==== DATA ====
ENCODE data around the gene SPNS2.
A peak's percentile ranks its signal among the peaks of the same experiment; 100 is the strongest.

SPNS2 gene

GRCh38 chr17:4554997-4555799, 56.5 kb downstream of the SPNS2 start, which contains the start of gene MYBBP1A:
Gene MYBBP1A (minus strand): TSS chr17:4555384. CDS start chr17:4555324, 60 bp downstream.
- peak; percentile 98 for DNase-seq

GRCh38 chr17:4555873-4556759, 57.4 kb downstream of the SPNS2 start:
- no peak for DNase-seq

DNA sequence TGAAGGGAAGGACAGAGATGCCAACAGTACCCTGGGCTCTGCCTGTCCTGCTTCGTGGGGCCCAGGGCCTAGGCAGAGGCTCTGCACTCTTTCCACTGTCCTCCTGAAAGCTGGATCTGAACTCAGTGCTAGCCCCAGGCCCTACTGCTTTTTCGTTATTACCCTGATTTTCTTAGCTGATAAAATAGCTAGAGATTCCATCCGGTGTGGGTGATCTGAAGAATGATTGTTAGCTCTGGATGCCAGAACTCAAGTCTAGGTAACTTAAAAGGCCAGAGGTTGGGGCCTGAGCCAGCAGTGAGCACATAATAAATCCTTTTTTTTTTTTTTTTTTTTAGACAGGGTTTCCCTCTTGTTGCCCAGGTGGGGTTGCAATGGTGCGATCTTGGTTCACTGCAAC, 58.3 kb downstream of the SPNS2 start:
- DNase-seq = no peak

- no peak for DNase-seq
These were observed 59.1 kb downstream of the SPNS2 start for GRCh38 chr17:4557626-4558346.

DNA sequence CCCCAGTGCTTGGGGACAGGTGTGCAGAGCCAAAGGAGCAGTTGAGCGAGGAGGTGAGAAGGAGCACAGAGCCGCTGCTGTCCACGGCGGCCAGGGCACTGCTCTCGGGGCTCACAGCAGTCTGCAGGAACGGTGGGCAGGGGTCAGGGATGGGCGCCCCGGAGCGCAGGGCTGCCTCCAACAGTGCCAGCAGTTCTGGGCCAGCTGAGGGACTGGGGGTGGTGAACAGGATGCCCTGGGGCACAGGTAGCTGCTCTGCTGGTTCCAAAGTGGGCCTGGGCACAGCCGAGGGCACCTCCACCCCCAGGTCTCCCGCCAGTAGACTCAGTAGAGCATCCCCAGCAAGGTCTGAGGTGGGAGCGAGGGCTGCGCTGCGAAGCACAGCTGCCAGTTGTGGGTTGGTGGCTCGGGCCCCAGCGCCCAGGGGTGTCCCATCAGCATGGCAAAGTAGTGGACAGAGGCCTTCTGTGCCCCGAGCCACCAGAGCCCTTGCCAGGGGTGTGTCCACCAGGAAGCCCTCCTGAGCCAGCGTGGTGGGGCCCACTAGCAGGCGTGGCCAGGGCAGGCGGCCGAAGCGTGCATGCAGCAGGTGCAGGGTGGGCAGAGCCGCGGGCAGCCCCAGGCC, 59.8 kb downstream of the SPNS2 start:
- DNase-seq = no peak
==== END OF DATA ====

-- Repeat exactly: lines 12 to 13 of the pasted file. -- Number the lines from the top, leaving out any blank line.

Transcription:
These were observed 59.1 kb downstream of the SPNS2 start for GRCh38 chr17:4557626-4558346.

DNA sequence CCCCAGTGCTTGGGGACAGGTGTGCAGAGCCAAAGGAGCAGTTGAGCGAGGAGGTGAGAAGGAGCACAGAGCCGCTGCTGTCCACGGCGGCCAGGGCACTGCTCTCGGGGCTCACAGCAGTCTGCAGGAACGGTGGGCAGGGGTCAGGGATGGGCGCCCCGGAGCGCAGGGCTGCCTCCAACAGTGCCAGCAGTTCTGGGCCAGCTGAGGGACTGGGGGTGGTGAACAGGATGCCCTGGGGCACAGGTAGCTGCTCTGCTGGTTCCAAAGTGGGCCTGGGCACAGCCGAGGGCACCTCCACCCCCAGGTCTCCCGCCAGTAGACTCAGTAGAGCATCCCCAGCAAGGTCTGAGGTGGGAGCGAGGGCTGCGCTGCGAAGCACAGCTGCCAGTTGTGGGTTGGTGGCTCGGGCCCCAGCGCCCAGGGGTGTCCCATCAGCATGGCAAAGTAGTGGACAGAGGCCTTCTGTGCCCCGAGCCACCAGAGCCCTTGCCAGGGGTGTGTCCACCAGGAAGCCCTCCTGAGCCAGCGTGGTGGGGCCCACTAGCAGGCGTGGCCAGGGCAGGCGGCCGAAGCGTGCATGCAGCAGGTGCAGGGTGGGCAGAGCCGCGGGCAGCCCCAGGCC, 59.8 kb downstream of the SPNS2 start: